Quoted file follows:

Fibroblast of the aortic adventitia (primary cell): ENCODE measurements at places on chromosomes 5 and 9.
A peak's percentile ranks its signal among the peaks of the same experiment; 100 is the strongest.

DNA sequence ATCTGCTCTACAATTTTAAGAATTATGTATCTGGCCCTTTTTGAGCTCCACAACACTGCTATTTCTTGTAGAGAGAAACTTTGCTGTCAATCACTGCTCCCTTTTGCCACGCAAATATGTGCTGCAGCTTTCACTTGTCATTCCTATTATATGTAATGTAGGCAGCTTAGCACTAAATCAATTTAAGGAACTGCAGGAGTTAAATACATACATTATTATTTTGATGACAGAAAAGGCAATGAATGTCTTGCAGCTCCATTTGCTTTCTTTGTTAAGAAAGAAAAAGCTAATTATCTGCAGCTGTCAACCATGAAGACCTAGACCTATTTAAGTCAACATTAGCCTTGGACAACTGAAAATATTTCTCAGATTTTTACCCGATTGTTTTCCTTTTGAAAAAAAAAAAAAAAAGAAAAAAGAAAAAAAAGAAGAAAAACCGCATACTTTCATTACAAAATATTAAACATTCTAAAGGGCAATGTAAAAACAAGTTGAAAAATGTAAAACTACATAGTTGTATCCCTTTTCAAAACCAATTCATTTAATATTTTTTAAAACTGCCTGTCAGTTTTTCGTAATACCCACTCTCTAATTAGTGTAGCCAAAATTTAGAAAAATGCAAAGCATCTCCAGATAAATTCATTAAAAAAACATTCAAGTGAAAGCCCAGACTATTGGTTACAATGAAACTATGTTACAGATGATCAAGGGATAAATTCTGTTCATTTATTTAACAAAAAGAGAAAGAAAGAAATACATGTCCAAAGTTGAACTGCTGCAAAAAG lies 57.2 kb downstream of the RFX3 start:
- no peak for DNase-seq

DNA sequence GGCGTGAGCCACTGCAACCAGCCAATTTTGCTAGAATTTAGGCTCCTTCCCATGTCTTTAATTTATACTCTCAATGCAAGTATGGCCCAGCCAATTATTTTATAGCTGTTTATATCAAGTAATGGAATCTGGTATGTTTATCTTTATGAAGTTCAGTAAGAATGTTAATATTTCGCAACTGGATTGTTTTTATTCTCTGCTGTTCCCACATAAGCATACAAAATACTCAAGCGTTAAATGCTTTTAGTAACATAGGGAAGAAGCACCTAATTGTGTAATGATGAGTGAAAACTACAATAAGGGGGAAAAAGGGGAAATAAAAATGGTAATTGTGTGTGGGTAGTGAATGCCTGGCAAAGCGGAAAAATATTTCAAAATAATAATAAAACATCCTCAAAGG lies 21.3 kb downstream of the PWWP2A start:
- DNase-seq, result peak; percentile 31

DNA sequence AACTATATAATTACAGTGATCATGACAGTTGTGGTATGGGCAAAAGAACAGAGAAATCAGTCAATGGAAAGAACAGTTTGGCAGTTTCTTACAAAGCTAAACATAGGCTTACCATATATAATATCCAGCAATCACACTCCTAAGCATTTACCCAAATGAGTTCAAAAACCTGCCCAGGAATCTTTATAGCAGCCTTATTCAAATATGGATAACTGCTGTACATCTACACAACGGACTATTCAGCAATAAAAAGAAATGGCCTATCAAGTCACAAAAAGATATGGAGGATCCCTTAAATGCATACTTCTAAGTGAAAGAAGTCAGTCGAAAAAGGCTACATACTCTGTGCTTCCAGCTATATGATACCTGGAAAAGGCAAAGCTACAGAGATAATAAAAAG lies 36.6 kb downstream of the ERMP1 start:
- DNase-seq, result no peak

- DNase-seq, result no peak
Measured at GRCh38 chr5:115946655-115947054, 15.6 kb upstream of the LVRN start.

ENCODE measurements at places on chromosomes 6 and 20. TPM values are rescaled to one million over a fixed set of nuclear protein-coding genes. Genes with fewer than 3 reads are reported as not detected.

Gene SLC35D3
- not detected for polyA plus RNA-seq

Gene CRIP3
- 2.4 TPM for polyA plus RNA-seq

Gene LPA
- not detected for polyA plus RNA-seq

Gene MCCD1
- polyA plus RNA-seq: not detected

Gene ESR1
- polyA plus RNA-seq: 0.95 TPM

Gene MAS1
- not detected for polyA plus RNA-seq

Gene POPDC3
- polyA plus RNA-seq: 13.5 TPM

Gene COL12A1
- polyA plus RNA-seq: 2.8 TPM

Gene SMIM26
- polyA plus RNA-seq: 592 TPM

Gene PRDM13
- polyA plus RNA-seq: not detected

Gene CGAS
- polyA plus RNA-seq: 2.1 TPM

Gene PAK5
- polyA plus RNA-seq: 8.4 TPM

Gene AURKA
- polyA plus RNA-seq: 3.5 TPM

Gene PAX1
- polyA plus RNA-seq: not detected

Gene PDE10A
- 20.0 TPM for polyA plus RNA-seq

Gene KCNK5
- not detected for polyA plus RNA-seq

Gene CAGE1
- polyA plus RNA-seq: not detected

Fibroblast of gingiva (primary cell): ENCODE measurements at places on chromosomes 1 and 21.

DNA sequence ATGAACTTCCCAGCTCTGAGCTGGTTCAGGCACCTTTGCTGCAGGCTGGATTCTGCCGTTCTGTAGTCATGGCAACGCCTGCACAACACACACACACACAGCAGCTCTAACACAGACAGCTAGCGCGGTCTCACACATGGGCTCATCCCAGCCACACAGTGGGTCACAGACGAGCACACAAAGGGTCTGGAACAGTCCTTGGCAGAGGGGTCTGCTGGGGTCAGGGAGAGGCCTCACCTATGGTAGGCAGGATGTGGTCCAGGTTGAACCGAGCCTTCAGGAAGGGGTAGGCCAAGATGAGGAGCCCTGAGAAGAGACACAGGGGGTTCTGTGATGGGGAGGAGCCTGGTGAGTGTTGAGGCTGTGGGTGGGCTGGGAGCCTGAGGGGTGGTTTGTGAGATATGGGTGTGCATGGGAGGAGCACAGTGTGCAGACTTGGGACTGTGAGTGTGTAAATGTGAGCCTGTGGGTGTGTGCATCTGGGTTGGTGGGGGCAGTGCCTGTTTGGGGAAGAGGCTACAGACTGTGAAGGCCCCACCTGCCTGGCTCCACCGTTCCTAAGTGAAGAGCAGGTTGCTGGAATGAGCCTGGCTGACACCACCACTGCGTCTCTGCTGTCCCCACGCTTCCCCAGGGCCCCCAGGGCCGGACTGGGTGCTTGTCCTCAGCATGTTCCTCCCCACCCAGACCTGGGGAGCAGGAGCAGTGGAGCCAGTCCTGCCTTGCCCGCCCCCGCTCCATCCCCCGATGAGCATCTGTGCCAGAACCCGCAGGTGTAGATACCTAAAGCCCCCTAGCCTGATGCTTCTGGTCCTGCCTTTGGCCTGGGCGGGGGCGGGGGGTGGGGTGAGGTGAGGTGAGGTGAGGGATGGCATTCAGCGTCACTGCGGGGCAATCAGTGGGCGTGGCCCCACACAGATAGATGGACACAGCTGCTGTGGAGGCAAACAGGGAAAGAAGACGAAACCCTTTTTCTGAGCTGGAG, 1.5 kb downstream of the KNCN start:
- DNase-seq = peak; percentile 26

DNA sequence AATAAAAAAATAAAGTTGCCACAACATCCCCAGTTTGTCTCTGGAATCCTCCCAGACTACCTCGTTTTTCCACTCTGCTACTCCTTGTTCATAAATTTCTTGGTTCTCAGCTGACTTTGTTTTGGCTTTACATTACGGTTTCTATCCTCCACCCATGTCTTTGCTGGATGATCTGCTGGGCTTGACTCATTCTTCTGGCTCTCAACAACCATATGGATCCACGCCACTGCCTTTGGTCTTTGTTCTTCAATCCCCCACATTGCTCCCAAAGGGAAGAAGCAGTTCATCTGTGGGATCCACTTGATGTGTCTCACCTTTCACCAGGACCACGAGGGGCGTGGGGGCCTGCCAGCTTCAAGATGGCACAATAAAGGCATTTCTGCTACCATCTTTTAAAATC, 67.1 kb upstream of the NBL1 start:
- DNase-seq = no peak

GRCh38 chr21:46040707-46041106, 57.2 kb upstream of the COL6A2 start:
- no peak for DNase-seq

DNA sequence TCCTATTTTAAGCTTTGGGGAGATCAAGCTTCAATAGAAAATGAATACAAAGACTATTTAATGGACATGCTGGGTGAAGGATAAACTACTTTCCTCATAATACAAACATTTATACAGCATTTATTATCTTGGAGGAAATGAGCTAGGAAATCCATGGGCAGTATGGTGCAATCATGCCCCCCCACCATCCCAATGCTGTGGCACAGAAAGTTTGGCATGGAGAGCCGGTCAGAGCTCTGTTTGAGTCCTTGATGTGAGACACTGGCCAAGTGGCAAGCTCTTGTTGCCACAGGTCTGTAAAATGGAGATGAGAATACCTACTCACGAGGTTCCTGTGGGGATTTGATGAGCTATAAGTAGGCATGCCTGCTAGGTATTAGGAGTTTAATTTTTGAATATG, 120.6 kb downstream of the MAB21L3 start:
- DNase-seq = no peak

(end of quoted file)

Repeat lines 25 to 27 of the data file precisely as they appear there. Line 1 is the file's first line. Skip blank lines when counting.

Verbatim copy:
- polyA plus RNA-seq: 13.5 TPM

Gene COL12A1
- polyA plus RNA-seq: 2.8 TPM